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The Close of the Arts and Crafts
by [?]

Then came the little bit of Socialism, very sensible and very quietly put. ‘How can we have fine art when the worker is condemned to monotonous and mechanical labour in the midst of dull or hideous surroundings, when cities and nature are sacrificed to commercial greed, when cheapness is the god of Life?’ In old days the craftsman was a designer; he had his ‘prentice days of quiet study; and even the painter began by grinding colours. Some little old ornament still lingers, here and there, on the brass rosettes of cart-horses, in the common milk-cans of Antwerp, in the water-vessels of Italy. But even this is disappearing. ‘The tourist passes by’ and creates a demand that commerce satisfies in an unsatisfactory manner. We have not yet arrived at a healthy state of things. There is still the Tottenham Court Road and a threatened revival of Louis Seize furniture, and the ‘popular pictorial print struggles through the meshes of the antimacassar.’ Art depends on Life. We cannot get it from machines. And yet machines are bad only when they are our masters. The printing press is a machine that Art values because it obeys her. True art must have the vital energy of life itself, must take its colours from life’s good or evil, must follow angels of light or angels of darkness. The art of the past is not to be copied in a servile spirit. For a new age we require a new form.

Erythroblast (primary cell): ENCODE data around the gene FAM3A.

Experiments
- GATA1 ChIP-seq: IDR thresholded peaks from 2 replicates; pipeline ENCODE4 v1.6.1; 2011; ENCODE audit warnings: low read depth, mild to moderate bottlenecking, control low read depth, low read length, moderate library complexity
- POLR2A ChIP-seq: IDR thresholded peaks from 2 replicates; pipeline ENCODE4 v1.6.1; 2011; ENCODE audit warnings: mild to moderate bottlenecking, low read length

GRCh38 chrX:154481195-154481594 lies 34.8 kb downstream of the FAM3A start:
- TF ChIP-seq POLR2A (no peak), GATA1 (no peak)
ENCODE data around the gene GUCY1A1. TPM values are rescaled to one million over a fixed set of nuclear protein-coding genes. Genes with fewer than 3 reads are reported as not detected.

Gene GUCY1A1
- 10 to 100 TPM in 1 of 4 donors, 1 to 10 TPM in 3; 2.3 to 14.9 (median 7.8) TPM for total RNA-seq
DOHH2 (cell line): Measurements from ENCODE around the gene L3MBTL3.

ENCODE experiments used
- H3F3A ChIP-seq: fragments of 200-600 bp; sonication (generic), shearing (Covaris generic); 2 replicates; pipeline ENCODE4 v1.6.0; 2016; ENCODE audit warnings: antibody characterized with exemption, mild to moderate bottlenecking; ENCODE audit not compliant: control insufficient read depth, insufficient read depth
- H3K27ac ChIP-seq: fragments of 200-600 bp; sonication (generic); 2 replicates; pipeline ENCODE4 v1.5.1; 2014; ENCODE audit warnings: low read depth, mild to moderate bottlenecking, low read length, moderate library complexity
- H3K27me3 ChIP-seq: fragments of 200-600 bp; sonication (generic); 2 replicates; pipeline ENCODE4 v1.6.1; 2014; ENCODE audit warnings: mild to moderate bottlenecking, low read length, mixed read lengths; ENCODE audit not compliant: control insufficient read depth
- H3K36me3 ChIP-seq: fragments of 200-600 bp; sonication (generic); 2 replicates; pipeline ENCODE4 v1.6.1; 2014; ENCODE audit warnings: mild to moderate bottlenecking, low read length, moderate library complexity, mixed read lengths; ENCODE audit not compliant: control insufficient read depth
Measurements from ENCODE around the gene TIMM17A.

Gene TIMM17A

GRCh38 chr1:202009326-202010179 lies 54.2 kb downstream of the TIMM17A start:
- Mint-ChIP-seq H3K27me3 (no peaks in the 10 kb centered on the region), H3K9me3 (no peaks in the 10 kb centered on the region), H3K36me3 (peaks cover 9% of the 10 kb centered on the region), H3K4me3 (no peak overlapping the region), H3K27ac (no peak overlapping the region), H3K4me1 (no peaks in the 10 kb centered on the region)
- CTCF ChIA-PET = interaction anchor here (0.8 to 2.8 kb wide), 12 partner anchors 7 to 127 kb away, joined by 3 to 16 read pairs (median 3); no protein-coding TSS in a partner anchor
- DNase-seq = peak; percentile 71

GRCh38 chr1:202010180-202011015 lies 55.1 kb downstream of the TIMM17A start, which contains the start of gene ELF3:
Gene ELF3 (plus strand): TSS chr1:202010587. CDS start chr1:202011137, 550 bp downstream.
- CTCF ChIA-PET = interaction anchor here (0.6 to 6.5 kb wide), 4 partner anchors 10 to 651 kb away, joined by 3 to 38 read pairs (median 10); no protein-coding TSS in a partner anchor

Mr. Crane’s lecture was most interesting and instructive. On one point only we would differ from him. Like Mr. Morris he quite underrates the art of Japan, and looks on the Japanese as naturalists and not as decorative artists. It is true that they are often pictorial, but by the exquisite finesse of their touch, the brilliancy and beauty of their colour, their perfect knowledge of how to make a space decorative without decorating it (a point on which Mr. Crane said nothing, though it is one of the most important things in decoration), and by their keen instinct of where to place a thing, the Japanese are decorative artists of a high order. Next year somebody must lecture the Arts and Crafts on Japanese art. In the meantime, we congratulate Mr. Crane and Mr. Cobden-Sanderson on the admirable series of lectures that has been delivered at this exhibition. Their influence for good can hardly be over-estimated. The exhibition, we are glad to hear, has been a financial success. It closes tomorrow, but is to be only the first of many to come.